Use this URL to cite or link to this record in EThOS: http://ethos.bl.uk/OrderDetails.do?uin=uk.bl.ethos.531911
Title: Emotion processing and social participation following stroke
Author: Scott, Clare
Awarding Body: University of Aberdeen
Current Institution: University of Aberdeen
Date of Award: 2010
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Abstract:
This thesis explores the links between emotion processing and social participation in the acute and chronic phases of stroke. Three aspects of emotion processing are examined: 1) Emotion Perception 2) Emotion Regulation 3) Depression and Anxiety. Social Participation refers to engagement in life situations including a range of social activities and social networks. Stroke survivors are known to experience a reduction in social participation, independently of activity limitations. The current research tests the hypothesis that impairments in any of the aspects of emotion processing may affect social participation. Previous research has established that following stroke, difficulties in emotion perception and depression and anxiety occur, but there is little research on post stroke emotion regulation difficulties. While the link between post stroke depression and anxiety and social participation has been explored, this is not the case with emotion perception or emotion regulation. In a pilot study, emotion processing and social participation measures were administered to stroke patients. Emotion processing difficulties were shown to occur in stroke survivors and were significantly correlated with social participation. In the main study participants’ emotion processing, social participation and activity limitations were assessed at 2 and 18 months post stroke. In the acute phase, all three aspects of emotion processing correlated with social participation, but only emotion regulation predicted social participation restrictions independently of activity limitations. In the chronic phase, emotion processing correlated with social participation, with emotion regulation and depression predicting social participation independently of activity limitations. Further analyses revealed acute phase problems with emotion perception predicted chronic phase social participation limitations, while acute phase social participation restrictions predicted chronic phase depression and emotion regulation. These findings highlight the importance of the links between emotion processing and social participation post stroke. Future research priorities in this field are outlined.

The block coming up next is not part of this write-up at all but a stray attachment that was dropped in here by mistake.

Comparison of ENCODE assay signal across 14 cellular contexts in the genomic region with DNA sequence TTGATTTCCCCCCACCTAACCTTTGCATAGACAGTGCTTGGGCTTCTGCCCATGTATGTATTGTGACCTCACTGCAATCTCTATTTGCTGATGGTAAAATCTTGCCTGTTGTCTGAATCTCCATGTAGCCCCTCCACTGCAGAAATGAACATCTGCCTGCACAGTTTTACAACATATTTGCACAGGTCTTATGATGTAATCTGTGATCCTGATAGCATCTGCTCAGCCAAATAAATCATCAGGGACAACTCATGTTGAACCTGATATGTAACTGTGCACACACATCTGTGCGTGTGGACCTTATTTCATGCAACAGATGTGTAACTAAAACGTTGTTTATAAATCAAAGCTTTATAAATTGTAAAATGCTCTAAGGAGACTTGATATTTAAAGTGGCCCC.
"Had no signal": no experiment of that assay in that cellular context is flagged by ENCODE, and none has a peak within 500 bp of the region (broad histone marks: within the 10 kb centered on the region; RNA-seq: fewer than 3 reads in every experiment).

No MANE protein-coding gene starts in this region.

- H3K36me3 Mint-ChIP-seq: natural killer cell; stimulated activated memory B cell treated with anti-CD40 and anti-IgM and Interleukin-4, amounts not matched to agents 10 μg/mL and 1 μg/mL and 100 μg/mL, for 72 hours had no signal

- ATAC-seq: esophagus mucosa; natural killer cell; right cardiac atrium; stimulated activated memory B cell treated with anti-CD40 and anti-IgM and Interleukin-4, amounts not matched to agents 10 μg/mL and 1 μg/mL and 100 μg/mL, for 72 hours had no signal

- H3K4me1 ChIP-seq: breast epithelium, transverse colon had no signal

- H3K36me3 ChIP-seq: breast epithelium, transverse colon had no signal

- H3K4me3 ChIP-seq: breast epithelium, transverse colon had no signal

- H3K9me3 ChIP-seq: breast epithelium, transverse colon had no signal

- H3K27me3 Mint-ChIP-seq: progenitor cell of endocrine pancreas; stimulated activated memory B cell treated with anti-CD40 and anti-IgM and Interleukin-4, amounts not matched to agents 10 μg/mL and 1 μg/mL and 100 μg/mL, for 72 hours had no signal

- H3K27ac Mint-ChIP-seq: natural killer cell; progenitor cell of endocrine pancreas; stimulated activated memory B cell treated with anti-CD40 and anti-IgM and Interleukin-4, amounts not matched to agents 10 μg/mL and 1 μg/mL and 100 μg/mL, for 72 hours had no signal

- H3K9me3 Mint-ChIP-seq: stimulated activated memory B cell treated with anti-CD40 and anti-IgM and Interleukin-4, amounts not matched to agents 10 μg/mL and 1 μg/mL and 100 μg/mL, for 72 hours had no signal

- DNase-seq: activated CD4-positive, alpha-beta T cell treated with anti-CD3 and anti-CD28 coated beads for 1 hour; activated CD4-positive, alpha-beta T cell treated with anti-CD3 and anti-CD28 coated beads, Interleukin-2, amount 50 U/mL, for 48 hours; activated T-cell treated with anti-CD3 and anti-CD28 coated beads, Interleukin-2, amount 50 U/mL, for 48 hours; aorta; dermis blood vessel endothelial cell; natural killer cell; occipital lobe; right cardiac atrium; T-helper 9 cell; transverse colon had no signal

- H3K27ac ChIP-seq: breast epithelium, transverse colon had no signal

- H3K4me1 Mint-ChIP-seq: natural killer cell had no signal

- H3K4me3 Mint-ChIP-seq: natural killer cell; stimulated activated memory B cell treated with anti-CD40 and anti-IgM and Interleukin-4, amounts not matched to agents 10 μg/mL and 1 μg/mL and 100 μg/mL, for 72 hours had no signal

Supervisor: Not available Sponsor: Not available
Qualification Name: Thesis (Ph.D.) Qualification Level: Doctoral
EThOS ID: uk.bl.ethos.531911  DOI: Not available
Keywords: Cerebrovascular disease ; Adjustment (Psychology) ; Social interaction
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